The Overlooked Economics of Adapting to a Warmer World

Sep 2 , 2023
By Bjorn Lomborg ( Bjorn Lomborg is the president of the Copenhagen Consensus and visiting fellow at Stanford University's Hoover Institution. )

As surely as temperatures rise during the summer, climate alarmism serves up more stories of life-threatening heat domes, apocalyptic fires, and biblical floods; all blamed squarely on global warming. Yet, the data to prove this link is often cherry-picked, and the proposed policy responses are enormously ineffective.

Heatwaves are made worse by global warming. But saturation-level media coverage of high temperatures in summertime fails to tell the bigger story: Temperature-driven deaths are overwhelmingly caused by cold. Globally, a recent Lancet study found 4.5 million cold deaths, nine times more than global heat deaths. The study also finds that temperatures increasing half a degree Celsius in the first two decades of this century have caused an additional 116,000 heat deaths annually.

But warmer temperatures now also avoid 283,000 cold deaths every year. Reporting only on the former leaves us badly informed.

Across the world, governments have promised to achieve 'net zero' carbon emissions at a cost beyond 5.6 trillion dollars annually. Scared populations will, of course, be more likely to clamour for the perceived safety of such policies. But these policies help tackle heat and cold deaths very poorly. Even if all the world's ambitious carbon-cutting promises were magically enacted, these policies would only slow future warming. Stronger heat waves would still kill more people, just slightly fewer than they would have.

A sensible response would focus first on resilience, meaning more air conditioning and cooler cities through greenery and water features. After the 2003 heat waves, France's rational reforms, including mandatory air conditioning in care homes, reduced heat deaths 10-fold, despite higher temperatures.

Avoiding both cold and heat deaths requires affordable energy access. In the US, cheap gas from fracking allowed millions to keep warmer with low budgets, saving 12,500 lives each year. Climate policy, which inevitably makes the most energy more expensive, achieves the opposite.

Along with temperature spikes, alarming images of forest fires share the front pages this summer. It gives the sense that the planet is on fire. The reality is that since NASA satellites started accurately recording fires across the planet's entire surface two decades ago, there has been a strong downward trend. In the early 2000s, three percent of the world's land area burned each year. Last year, fire burned 2.2pc of the world's land area, a new record low. Yet, it would be a struggle to find this covered anywhere.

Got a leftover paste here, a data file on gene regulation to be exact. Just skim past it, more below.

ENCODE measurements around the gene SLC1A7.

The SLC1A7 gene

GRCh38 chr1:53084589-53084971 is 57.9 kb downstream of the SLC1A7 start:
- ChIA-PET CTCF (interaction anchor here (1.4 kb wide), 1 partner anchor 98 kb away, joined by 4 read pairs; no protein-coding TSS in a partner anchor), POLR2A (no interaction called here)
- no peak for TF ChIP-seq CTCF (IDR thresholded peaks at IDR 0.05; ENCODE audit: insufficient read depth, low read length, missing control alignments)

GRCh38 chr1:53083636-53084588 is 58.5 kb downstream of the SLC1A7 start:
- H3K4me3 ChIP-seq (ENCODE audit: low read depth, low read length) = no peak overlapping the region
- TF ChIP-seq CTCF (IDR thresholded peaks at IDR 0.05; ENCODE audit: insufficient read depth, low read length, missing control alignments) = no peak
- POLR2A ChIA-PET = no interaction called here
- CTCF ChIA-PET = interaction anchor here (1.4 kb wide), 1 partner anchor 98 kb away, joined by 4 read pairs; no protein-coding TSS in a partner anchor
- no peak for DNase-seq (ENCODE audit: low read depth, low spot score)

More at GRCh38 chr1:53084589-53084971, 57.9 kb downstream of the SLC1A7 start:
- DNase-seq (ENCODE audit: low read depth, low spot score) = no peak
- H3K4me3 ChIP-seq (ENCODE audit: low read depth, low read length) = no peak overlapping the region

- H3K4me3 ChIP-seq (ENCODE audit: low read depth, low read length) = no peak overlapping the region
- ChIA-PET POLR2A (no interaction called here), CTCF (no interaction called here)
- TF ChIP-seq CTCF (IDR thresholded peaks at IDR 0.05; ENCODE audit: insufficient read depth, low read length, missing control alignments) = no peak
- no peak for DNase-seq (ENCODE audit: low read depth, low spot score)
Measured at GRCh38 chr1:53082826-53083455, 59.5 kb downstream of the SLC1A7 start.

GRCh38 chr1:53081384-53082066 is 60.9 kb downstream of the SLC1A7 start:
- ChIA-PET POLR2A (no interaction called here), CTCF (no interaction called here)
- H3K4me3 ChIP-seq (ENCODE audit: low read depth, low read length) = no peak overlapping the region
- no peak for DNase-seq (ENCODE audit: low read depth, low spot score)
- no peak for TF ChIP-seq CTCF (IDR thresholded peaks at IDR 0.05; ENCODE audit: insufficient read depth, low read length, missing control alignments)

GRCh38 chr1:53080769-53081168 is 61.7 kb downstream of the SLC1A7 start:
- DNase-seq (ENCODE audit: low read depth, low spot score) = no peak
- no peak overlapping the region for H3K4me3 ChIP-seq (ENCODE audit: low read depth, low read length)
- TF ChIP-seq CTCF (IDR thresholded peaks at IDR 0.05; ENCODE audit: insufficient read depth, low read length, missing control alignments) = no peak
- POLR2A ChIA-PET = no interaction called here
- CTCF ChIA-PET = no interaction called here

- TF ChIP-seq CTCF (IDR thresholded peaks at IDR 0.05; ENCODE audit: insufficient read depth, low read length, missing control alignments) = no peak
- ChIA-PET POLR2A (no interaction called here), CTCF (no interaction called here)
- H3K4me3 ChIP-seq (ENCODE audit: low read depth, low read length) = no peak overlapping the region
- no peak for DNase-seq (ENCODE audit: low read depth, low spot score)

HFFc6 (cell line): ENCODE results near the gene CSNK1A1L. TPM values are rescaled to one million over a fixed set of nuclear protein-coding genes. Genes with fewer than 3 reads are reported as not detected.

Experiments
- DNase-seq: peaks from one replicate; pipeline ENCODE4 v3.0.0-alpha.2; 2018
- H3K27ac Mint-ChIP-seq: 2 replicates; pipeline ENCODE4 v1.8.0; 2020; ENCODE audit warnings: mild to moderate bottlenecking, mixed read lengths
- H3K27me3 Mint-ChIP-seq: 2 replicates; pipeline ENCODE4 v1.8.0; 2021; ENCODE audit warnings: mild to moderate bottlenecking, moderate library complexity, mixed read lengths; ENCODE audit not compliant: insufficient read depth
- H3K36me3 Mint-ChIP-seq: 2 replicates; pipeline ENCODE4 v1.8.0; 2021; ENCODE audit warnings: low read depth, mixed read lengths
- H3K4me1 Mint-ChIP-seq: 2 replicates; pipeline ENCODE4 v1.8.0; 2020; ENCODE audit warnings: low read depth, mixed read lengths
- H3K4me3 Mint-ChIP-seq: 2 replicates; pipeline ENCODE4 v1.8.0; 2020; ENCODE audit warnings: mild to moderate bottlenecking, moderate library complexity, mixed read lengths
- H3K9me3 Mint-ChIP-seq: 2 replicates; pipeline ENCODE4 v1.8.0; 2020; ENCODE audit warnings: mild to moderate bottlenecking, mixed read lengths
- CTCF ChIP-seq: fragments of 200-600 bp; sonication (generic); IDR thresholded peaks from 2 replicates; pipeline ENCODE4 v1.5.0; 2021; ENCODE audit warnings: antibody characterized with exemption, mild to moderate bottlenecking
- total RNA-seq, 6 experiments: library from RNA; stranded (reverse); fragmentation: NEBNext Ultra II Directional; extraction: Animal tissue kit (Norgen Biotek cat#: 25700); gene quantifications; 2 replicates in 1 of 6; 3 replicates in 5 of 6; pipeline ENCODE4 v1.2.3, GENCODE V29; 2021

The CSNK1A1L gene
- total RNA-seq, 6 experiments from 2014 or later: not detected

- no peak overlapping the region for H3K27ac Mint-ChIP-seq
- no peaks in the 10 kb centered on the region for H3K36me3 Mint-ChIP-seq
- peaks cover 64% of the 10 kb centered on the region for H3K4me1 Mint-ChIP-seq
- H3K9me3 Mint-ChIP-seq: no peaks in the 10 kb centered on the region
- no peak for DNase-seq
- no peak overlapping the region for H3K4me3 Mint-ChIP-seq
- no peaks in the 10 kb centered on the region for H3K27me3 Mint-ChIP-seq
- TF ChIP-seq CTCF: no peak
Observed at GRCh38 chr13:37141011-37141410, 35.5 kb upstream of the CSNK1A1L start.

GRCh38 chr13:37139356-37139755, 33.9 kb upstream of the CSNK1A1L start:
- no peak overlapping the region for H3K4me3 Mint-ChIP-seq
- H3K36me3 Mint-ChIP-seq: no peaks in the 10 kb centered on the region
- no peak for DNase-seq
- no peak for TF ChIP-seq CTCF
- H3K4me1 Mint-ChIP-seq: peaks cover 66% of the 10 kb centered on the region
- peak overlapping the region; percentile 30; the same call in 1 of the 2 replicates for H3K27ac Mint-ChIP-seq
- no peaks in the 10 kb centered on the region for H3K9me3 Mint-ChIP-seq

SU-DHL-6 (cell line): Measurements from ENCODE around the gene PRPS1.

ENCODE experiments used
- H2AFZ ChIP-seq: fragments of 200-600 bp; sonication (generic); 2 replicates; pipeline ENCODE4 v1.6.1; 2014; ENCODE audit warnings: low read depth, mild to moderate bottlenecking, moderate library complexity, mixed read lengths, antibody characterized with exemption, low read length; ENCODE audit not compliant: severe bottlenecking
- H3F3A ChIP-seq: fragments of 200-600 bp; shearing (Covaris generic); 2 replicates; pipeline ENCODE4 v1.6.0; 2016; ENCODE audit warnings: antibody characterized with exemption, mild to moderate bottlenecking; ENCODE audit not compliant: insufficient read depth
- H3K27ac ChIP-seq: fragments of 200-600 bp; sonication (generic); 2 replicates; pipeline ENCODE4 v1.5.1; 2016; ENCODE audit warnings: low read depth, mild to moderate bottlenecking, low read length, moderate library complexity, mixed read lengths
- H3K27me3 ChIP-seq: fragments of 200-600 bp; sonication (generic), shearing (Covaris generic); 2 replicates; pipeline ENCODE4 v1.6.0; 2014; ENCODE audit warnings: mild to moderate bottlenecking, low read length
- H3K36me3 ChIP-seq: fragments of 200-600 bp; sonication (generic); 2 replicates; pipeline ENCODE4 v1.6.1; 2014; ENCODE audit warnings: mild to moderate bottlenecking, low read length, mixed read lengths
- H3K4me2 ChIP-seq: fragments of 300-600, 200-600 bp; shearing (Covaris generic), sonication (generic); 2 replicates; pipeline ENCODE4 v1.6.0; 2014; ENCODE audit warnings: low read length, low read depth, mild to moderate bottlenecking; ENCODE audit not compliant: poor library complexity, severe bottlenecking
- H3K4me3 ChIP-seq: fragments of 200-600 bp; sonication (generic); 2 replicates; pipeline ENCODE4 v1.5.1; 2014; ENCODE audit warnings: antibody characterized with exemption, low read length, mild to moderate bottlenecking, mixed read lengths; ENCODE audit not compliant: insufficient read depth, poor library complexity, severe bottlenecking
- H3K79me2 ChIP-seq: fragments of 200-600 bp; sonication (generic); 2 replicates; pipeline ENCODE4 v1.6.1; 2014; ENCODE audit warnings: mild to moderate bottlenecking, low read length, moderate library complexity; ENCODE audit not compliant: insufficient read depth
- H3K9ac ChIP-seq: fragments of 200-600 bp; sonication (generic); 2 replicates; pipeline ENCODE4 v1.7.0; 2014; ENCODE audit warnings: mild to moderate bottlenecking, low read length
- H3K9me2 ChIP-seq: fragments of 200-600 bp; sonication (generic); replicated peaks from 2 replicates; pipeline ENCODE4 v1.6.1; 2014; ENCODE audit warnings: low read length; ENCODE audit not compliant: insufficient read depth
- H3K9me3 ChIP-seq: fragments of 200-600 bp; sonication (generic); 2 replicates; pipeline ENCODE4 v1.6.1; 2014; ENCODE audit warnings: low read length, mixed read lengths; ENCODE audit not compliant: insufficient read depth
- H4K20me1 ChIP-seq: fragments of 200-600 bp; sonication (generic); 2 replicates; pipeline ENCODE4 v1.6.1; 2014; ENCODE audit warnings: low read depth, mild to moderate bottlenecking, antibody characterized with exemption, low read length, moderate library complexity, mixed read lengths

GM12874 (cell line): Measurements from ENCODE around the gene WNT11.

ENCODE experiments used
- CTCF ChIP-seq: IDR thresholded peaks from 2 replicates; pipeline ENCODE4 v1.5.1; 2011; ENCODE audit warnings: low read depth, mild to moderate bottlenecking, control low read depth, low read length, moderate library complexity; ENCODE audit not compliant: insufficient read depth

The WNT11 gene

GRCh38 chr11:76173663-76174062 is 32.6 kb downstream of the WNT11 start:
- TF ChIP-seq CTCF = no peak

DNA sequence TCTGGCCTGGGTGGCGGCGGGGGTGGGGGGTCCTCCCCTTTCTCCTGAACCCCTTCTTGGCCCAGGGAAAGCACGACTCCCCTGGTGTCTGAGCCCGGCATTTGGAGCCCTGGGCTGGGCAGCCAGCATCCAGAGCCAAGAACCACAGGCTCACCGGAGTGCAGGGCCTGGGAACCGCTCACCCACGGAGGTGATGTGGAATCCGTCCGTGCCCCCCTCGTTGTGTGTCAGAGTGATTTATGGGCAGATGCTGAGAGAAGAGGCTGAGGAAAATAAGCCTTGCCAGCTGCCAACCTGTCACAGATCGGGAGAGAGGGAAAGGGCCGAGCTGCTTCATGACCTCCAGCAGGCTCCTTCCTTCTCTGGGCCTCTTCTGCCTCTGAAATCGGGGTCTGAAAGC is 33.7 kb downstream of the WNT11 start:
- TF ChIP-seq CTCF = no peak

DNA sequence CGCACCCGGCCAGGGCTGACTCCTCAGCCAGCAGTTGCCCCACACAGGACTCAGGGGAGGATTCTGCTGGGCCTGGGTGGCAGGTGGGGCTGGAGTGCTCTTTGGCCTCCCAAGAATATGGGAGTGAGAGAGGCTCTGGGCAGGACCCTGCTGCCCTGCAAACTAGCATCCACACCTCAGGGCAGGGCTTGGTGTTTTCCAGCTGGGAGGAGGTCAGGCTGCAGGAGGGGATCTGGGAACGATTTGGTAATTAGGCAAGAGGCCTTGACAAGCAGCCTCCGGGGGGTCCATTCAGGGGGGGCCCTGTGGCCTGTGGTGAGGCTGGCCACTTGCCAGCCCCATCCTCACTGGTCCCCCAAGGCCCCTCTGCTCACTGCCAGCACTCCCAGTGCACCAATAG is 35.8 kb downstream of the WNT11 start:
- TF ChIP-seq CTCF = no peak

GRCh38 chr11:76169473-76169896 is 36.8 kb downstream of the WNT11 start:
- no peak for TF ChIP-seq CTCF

Fires have burned much more in the Americas this year than over the past decade. This has constantly been reported in the media. But fires have burned much less in Africa and Europe than in the last decade. Cumulatively to August 12, the Global Wildfire Information System (GWIS) shows that the world has burned less than the average over the last decade.

Pointing wrongly to climate change is dangerous because cutting emissions is one of the least effective ways to help prevent future fires. Much faster, more effective and cheaper solutions include controlled fires to burn away vegetation fuels that could otherwise result in wildfire, improving zoning and enhanced forest management.

Floods are similarly routinely ascribed to global warming. However, the UN Climate Panel's latest report has "low confidence in general statements to attribute changes in flood events to anthropogenic climate change."  The experts emphasise that neither river nor coastal floods are statistically detectable from the background noise of natural climate variability. Indeed, the UN Panel finds that such floods will not be statistically detectable by the end of the century, even under an extreme scenario.

In the US, flood damage used to cost 0.5pc of GDP in the early 1900s. Now, it only costs one-tenth, because greater resiliency and development vastly outweigh any residual climate signal. While climate alarmism reaches new heights of scariness—with the UN Secretary General's "global boiling" claims entering ridiculous territory—the reality is more prosaic. Global warming will cause costs equivalent to one or two recessions over the rest of this century. That makes it a real problem, but not an end-of-the-world catastrophe that justifies the costliest policies.

The commonsense response would be to recognise that climate change and carbon-cutting policies incur costs. We should carefully negotiate a middle pathway where we aim for practical approaches that do the most to reduce damages at a reasonable cost.

To do better on climate, we must resist the misleading, alarmist climate narrative. Panic is a terrible advisor.

PUBLISHED ON Sep 02,2023 [ VOL 24 , NO 1218]

Bjorn Lomborg is the president of the Copenhagen Consensus and visiting fellow at Stanford University's Hoover Institution.

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